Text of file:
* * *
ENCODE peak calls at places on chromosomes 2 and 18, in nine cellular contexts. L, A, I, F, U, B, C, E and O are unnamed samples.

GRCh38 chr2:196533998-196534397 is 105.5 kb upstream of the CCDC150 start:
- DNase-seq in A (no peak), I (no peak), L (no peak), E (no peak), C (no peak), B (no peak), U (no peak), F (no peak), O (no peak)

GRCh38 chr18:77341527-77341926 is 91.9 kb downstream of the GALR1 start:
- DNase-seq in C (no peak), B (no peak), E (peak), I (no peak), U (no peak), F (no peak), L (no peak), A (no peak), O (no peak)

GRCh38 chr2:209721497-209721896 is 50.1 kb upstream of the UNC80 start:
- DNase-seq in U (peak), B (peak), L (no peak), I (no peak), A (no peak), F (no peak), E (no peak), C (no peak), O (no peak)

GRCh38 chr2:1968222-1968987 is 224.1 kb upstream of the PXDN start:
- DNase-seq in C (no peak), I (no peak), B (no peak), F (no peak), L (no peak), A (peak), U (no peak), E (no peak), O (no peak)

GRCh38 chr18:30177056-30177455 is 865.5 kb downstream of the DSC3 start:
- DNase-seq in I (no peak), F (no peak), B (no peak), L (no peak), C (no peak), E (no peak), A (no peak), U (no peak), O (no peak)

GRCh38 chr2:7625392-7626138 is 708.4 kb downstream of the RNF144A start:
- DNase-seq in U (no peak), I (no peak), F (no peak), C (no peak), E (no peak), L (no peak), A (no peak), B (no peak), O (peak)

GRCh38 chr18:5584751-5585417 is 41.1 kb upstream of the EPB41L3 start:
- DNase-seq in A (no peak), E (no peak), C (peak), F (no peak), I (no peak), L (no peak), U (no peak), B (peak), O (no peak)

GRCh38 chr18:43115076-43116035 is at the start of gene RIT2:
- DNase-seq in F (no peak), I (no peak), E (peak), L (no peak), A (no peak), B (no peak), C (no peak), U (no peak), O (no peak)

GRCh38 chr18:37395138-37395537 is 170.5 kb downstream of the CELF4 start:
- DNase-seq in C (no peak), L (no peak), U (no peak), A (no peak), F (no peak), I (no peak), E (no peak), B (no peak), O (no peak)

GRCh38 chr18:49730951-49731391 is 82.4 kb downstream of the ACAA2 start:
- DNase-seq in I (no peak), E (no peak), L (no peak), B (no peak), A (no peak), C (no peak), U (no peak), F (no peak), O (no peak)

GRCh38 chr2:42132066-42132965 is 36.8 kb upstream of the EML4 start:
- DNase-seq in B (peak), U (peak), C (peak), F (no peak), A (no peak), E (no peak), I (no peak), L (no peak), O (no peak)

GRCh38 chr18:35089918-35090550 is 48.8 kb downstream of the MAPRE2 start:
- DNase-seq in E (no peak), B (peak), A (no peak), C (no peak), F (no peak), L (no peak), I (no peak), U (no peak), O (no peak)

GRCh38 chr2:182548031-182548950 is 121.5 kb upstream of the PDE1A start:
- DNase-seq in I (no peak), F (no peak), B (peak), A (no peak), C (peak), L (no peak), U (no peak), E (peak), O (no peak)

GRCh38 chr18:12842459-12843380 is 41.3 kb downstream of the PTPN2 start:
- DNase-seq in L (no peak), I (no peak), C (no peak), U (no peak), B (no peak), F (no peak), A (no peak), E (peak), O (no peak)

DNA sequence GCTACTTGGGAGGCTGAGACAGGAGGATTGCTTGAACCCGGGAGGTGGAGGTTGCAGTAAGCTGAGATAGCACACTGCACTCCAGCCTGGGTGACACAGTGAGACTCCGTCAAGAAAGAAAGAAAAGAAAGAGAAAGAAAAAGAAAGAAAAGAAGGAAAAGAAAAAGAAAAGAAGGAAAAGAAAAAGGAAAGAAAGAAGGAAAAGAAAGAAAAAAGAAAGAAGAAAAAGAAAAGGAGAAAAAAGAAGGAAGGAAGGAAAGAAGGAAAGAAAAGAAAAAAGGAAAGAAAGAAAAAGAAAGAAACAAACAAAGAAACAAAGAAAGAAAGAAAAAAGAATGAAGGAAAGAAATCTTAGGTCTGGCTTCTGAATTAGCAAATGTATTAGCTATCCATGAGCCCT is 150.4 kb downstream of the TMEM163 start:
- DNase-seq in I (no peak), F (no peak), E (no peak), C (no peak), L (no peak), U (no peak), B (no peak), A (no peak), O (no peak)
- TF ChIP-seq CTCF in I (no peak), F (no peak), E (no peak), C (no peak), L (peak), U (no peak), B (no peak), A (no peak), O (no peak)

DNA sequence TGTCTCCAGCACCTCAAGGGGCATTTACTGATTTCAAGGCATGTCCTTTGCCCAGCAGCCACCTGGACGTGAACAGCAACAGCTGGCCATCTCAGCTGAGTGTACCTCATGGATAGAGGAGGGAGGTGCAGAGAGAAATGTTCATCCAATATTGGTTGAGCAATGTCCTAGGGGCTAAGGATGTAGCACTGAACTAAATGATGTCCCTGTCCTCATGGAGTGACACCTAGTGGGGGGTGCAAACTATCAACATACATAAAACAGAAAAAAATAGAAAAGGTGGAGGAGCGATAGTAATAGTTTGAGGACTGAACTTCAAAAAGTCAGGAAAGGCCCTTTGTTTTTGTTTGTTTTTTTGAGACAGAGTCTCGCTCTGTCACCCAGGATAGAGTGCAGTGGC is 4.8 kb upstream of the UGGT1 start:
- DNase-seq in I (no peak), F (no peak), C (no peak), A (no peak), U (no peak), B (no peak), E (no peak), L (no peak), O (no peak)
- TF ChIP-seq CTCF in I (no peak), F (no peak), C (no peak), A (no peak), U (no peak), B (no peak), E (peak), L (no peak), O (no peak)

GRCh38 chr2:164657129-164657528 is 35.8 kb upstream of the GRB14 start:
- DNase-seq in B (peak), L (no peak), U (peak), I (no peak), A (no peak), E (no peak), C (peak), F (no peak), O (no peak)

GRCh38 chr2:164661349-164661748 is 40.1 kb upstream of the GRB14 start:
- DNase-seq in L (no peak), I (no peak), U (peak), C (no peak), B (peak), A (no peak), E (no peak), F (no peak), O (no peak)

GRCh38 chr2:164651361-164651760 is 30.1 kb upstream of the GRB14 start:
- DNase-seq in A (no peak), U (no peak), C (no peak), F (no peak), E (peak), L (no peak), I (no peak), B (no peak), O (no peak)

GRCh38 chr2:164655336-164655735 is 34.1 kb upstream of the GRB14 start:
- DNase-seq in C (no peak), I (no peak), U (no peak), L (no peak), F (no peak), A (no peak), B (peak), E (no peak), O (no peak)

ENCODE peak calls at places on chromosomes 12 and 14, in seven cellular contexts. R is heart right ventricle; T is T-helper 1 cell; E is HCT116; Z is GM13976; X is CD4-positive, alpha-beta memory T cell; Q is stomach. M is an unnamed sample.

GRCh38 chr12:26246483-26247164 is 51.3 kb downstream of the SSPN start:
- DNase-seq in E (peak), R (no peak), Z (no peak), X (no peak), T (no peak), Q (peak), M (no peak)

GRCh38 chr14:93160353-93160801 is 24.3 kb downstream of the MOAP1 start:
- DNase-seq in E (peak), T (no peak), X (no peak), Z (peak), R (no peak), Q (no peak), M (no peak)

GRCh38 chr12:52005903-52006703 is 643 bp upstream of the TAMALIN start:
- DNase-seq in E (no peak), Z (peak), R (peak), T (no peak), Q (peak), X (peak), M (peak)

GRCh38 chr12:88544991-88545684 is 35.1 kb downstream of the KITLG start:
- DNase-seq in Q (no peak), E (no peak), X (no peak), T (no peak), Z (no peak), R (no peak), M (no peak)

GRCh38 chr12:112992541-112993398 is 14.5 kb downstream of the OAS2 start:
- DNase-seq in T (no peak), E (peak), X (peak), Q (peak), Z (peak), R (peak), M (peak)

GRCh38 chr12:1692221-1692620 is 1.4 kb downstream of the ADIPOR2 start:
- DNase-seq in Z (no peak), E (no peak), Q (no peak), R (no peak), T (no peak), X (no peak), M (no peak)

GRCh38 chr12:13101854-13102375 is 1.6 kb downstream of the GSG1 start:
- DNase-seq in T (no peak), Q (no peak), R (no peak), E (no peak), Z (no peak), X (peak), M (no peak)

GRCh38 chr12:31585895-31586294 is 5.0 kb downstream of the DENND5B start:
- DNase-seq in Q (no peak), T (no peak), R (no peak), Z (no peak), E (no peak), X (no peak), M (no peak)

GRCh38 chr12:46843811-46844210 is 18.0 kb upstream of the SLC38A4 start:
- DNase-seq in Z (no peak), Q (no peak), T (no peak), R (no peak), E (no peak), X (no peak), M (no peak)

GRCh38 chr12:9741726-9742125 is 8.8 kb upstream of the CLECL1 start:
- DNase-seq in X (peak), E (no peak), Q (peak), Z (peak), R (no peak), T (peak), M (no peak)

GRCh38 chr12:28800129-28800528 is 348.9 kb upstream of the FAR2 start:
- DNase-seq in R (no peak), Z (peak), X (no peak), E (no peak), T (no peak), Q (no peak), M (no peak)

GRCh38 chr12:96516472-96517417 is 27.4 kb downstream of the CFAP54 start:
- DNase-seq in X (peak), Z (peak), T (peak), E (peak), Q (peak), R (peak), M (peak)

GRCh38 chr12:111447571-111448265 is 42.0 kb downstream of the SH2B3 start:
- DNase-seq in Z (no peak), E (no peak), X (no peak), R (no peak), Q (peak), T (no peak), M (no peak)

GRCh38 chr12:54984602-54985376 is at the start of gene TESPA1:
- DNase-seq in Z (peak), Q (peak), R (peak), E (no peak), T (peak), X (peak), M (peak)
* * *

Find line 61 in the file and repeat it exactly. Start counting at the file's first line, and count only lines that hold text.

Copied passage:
GRCh38 chr12:46843811-46844210 is 18.0 kb upstream of the SLC38A4 start: